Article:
Japanese Role Playing Games (JRPGs) are not for everyone, with strong links to traditional Anime and a reliance on a lot of the same themes and plot mechanics; it can be off putting for most western audiences. However, with that disclaimer done, we can now come out and say we were wowed by this fantastic remake of a Nintendo DS classic. While primarily aimed at a younger generation the surprising storyline depth and deeply engaging world of Ni no Kuni makes this game applicable to a much wider audience, and provides an opportunity to sit back and be taken on the kind of journey which has been lost in today’s sequel laden lands of FPSs, RPGs and RTSs.
The story revolves around the character of a young boy Oliver who is on a quest to save another world and in so doing save the ones he loves in his own world. Importantly and strikingly different from most games these days is that the story revolves are the nature and character of Oliver, not his physical strength or magical powers and that sets the tone for the whole game. This is an old fashioned, good guys triumphing over bad guys by simply being better people type of story, with Oliver and his quirky lantern nosed companion Drippy, Lord High Lord of the Faeries taking on the forces of evil out of need to do what is right. While this may seem a little one dimensional we found it to be enchanting and heart-warming. The storyline however is in no way one dimensional and whilst always targeted at a younger audience its underlying messages are universal and intriguing enough to drag you into the journey. The game is complimented with polished Japanese and English voice overs; even Drippy’s quirkiness is further accentuated with a strong Welsh accent.
The visceral experience of this game is directly thanks to the bright colours and engaging charaters brought to life through the combination of old fashioned animation and a well presented 3D world. The interweaving of storyline with a fantastical graphical feel and a strong musical score really completes the world of Ni no Kuni. The musical score especially helps to really complete the experience, draw the player in and helps to make Ni no Kuni the memorable experience it is.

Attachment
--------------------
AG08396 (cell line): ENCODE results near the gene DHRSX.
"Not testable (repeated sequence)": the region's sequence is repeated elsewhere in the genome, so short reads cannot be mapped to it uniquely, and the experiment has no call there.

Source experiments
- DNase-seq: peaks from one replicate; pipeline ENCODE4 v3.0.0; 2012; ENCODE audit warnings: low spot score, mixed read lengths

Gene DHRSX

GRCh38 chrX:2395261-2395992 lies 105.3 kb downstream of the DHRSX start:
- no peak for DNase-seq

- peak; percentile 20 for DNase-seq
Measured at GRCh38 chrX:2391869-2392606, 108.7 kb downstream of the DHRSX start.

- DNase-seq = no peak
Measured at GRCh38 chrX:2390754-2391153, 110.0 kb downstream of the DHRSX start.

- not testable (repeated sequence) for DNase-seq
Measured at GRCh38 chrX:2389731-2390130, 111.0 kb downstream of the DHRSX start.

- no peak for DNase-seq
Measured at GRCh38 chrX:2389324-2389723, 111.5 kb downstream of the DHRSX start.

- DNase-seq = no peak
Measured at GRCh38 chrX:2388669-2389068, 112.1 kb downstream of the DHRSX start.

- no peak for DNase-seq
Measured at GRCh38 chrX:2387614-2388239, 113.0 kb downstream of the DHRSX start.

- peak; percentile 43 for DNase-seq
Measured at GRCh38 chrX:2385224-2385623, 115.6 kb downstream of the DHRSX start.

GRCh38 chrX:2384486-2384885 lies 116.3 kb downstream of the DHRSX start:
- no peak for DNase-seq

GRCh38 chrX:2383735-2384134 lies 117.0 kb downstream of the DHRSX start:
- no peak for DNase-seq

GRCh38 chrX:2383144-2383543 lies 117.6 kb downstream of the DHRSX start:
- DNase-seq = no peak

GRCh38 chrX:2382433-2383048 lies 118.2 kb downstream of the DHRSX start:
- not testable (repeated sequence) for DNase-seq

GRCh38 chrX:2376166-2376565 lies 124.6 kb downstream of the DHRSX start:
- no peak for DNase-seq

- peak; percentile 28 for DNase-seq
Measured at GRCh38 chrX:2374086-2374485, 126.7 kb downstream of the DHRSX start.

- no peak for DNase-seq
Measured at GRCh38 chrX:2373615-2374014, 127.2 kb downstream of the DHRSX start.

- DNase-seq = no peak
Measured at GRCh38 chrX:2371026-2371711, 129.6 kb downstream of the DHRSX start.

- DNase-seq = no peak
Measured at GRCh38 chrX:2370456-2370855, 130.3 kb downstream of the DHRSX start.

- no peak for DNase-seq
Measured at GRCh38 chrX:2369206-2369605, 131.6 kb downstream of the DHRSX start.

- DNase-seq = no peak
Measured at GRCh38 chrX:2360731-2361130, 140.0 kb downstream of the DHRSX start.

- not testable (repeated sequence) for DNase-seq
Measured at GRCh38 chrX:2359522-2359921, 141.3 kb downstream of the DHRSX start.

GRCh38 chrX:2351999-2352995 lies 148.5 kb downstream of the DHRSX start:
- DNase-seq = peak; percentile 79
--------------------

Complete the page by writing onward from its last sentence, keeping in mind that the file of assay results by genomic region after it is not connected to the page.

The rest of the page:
A small blip in the overall experience however is the choice of background music for the game’s many, many, battle sequences. This gripe is probably as much due to the grind of repeated battles as it is to do with the music, but it is enough to become annoying over time.
The gameplay and JRPG mechanics of Ni no Kuni manage to be both some of the best and worst features of this game. The game has included all of the mechanics of a modern RPG and they are all really well integrated into storyline including looting, bounty hunting, questing and crafting. The open world gameplay and storyline components flow really well and the game, once the initial 10 minute install is complete, seems to never have a loading screen again. There are strong rewards for completing side quests and the use of familiars as both companions and pets brings a number of gameplay mechanics into Ni no Kuni to set it above other watered down JRPGs.
The downside however, and this is typical of JRPGs is the grind, battle mechanics can be frustrating as a turn based approach is forced into a real time battle mechanic without some simple shortcut keys for things like defence. Being a PS3 console exclusive (it is a remake, not a port, of a Nintendo DS game) has however helped to ensure that the controls are well integrated and battle sequences apart a simple game to get to grips with.
Ni No Kuni was developed by Level-5 and published by Namco Bandai Games. Our review is based on the PS3 version (PS3 exclusive).